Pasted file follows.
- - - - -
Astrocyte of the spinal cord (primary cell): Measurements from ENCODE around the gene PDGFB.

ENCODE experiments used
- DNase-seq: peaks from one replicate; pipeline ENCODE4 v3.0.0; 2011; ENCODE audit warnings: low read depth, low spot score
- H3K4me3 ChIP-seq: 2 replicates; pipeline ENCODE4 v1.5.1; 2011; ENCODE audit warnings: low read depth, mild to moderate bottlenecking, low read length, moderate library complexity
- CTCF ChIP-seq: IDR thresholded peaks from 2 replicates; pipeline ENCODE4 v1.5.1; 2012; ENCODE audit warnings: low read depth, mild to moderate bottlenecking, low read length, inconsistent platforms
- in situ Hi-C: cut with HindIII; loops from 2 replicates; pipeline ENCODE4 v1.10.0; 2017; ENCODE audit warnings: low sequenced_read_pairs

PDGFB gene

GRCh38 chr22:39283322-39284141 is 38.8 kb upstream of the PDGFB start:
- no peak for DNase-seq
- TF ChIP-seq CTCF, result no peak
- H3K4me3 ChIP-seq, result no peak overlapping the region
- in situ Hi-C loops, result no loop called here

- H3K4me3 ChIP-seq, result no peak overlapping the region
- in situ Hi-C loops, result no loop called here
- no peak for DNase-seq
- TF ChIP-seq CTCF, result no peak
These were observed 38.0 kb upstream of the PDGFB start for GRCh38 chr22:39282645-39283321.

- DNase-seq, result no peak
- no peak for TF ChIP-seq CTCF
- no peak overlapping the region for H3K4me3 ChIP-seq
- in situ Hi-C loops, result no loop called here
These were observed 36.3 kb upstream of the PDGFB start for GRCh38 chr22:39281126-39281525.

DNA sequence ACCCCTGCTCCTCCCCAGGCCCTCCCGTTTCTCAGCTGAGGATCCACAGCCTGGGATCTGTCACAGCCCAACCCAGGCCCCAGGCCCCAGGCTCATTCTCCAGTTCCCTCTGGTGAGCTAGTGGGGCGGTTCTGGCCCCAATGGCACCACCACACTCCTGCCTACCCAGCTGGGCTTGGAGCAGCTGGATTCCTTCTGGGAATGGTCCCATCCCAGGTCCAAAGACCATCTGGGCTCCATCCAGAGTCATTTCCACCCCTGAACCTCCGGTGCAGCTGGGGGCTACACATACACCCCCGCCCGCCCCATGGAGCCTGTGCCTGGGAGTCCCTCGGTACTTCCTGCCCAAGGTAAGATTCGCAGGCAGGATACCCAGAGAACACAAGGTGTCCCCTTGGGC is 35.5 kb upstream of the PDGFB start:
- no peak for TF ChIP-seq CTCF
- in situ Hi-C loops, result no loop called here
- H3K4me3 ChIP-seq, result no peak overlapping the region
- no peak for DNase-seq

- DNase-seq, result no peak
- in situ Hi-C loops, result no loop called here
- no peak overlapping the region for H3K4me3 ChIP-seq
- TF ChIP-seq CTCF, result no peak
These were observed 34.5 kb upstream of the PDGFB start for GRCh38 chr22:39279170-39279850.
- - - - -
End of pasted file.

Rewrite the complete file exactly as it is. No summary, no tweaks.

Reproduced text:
Astrocyte of the spinal cord (primary cell): Measurements from ENCODE around the gene PDGFB.

ENCODE experiments used
- DNase-seq: peaks from one replicate; pipeline ENCODE4 v3.0.0; 2011; ENCODE audit warnings: low read depth, low spot score
- H3K4me3 ChIP-seq: 2 replicates; pipeline ENCODE4 v1.5.1; 2011; ENCODE audit warnings: low read depth, mild to moderate bottlenecking, low read length, moderate library complexity
- CTCF ChIP-seq: IDR thresholded peaks from 2 replicates; pipeline ENCODE4 v1.5.1; 2012; ENCODE audit warnings: low read depth, mild to moderate bottlenecking, low read length, inconsistent platforms
- in situ Hi-C: cut with HindIII; loops from 2 replicates; pipeline ENCODE4 v1.10.0; 2017; ENCODE audit warnings: low sequenced_read_pairs

PDGFB gene

GRCh38 chr22:39283322-39284141 is 38.8 kb upstream of the PDGFB start:
- no peak for DNase-seq
- TF ChIP-seq CTCF, result no peak
- H3K4me3 ChIP-seq, result no peak overlapping the region
- in situ Hi-C loops, result no loop called here

- H3K4me3 ChIP-seq, result no peak overlapping the region
- in situ Hi-C loops, result no loop called here
- no peak for DNase-seq
- TF ChIP-seq CTCF, result no peak
These were observed 38.0 kb upstream of the PDGFB start for GRCh38 chr22:39282645-39283321.

- DNase-seq, result no peak
- no peak for TF ChIP-seq CTCF
- no peak overlapping the region for H3K4me3 ChIP-seq
- in situ Hi-C loops, result no loop called here
These were observed 36.3 kb upstream of the PDGFB start for GRCh38 chr22:39281126-39281525.

DNA sequence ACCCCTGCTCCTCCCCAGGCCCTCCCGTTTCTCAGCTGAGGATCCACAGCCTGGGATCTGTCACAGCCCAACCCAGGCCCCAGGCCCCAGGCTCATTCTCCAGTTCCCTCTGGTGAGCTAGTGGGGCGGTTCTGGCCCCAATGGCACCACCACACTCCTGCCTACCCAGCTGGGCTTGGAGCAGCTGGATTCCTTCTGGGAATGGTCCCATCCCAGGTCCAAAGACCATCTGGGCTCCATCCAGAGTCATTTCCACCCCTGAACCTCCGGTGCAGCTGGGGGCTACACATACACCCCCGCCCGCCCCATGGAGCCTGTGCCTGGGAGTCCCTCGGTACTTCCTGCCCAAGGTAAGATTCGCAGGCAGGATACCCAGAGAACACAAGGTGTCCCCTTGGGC is 35.5 kb upstream of the PDGFB start:
- no peak for TF ChIP-seq CTCF
- in situ Hi-C loops, result no loop called here
- H3K4me3 ChIP-seq, result no peak overlapping the region
- no peak for DNase-seq

- DNase-seq, result no peak
- in situ Hi-C loops, result no loop called here
- no peak overlapping the region for H3K4me3 ChIP-seq
- TF ChIP-seq CTCF, result no peak
These were observed 34.5 kb upstream of the PDGFB start for GRCh38 chr22:39279170-39279850.